Schuyler: In the UK there are targets for children in daycare. It clearly is part of the whole educational system. 
katherand: Yes... lots of rules for BABIES ... ew 
Julie (Guest37): I agree with that... 
SandraDodd: So let's put out our best ideas for moms whose kids are about to leave school or have done so recently.  
What are some ways to make a clean break? 
What mistakes have you seen other families make? 
My sister stayed on the special ed committee even after her kids were home. 
BJones: We let go too soon.  It led to some chaos for a short while. 
JennyC: sleep in and get up happy, make a nice breakfast and go out somewhere non typical for a school kid to be during 
the day 
katherand: As I mentioned, and I know not all kids have the same reaction, Karl cried the entire week he was there.  Part 
of that was due to the separation and too many changes at once but being away from mommy for hours with people 
watching about 20 kids ... bad 
JennyC: let go of labels, good or bad 
Schuyler: Let go of the idea of achieving educational milestones within a year. Avoid the goals for a 4th 
grader pages 
JennyC: scrape off that bumper sticker that says anything like "my child is an honor student at _____" 
katherand: Oops.. anyway.  Playing with Karl in the floor or wherever he was sitting.. on his level. 
standing .. whatever 
Schuyler: Keep a journal or a blog of all that they do in a day so that you can go back and see how much they did and do 
Zamozo: bye - company's here 
SandraDodd: Bye, Chris 
katherand: Bye 
JennyC: try to see the learning in things like TV, while there is deschooling happening 
GailH: Do some traveling...go visit some places in your state or take a road trip if you can to see how big the world can 
be without school 
Schuyler: so that when you get in the funk after getting a Christmas round robin letter of comparing your child to 
someone else's child you can see how much your life and their lives are cool and interesting and engaging 
SandraDodd: And how nice museums can be in the absence of "a field trip" 
Guest93: Hi, I made it to the room.  Thanks for having this chat.  I'm the mom who requested this.  I've got two - 10 and 
8 years.  I've always wanted to do this.  Now it feels good and crazy at the same time.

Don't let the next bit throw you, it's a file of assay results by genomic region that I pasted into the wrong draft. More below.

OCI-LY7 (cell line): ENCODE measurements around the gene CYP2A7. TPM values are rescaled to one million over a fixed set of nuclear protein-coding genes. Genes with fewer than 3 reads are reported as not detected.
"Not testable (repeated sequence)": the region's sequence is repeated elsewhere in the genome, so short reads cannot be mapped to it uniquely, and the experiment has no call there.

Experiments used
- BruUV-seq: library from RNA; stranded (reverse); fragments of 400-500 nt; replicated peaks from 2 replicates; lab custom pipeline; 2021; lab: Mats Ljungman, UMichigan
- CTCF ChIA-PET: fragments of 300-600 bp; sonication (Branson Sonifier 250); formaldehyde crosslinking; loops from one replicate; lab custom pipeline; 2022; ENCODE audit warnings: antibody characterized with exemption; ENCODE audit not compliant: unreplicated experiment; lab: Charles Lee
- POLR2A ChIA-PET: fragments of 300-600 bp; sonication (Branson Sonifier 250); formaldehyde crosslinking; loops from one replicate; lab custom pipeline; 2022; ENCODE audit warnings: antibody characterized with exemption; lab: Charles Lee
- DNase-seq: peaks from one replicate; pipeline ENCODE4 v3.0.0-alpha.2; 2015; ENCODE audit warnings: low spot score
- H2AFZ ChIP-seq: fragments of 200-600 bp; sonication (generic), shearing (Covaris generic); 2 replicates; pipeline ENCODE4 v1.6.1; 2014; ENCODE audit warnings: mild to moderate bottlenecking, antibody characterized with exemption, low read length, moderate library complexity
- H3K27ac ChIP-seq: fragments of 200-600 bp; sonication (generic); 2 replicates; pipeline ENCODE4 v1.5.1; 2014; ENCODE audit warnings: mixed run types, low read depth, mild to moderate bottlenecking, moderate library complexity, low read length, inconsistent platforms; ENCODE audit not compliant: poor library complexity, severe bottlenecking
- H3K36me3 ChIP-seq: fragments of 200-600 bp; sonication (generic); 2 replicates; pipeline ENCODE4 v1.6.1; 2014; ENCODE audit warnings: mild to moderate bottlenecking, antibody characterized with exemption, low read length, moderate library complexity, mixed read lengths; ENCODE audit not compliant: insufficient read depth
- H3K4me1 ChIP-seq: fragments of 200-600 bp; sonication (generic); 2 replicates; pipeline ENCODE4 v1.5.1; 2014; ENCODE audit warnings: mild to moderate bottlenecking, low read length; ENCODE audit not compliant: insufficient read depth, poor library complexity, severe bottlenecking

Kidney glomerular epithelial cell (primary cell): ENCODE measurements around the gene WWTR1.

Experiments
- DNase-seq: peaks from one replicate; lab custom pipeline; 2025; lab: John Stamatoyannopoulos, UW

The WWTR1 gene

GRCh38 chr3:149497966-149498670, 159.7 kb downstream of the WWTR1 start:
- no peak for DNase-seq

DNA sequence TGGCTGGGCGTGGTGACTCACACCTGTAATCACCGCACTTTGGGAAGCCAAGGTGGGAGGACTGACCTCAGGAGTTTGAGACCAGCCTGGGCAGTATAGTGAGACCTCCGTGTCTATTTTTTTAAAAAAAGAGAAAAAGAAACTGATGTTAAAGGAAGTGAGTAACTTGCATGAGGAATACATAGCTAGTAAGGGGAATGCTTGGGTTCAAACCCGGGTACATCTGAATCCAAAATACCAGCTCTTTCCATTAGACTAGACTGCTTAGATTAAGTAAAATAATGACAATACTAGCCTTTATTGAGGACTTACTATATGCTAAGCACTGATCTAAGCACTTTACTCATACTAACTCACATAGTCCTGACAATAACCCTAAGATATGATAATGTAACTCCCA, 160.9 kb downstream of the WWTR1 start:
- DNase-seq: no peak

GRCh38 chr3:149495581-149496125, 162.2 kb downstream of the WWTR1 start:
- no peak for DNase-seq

Guest26: groan... keeping track for legal reasons 
SandraDodd: Parents never seem to say in Christmas letters "My sixteen year old isn't speaking to us and the 20 year old 
is in rehab for heroin."  
JennyC: oh man, YES, don't "do" field trips with a goal in mind 
SandraDodd: They brag about sports or college, but it's only the "good parts." 
katherand: Let your kids handle older people stuff with guidance as needed ... don't keep that off limits or it's more likely 
to get broken or cried over and so on. 
SandraDodd: Katherand, you mean tools?  hobbies?  Movies? 
katherand: yes 
Schuyler: Don't worry about mess in the middle of an engaging activity, to build on Katherand's comment 
katherand: parents can facilitate the safety of the exploration 
SandraDodd: But unless a kid likes museums, I would hold off on museums if the kid has been in school and if he's old 
enough to know that "museums are educational" 
Guest93: please talk more about de-schooling!!  We are two months into homeschooling, have discovered unschooling, 
which feels like the perfect fit. 
JennyC: I've found that the older my kids are, and the longer we've been doing this, there is more to brag about and less to 
complain about, partially because of my own personal shift to the positive! 
SandraDodd: Okay.  If you're homeschooling with a curriculum or any school-like structure, what deschooling is about 
is putting a firebreak between that and your future joyful life. 
I'm trying to think of analogies, because you can follow that link after the chat, or anytime, to read more 
It's like a cleansing fast 
Or a summer vacation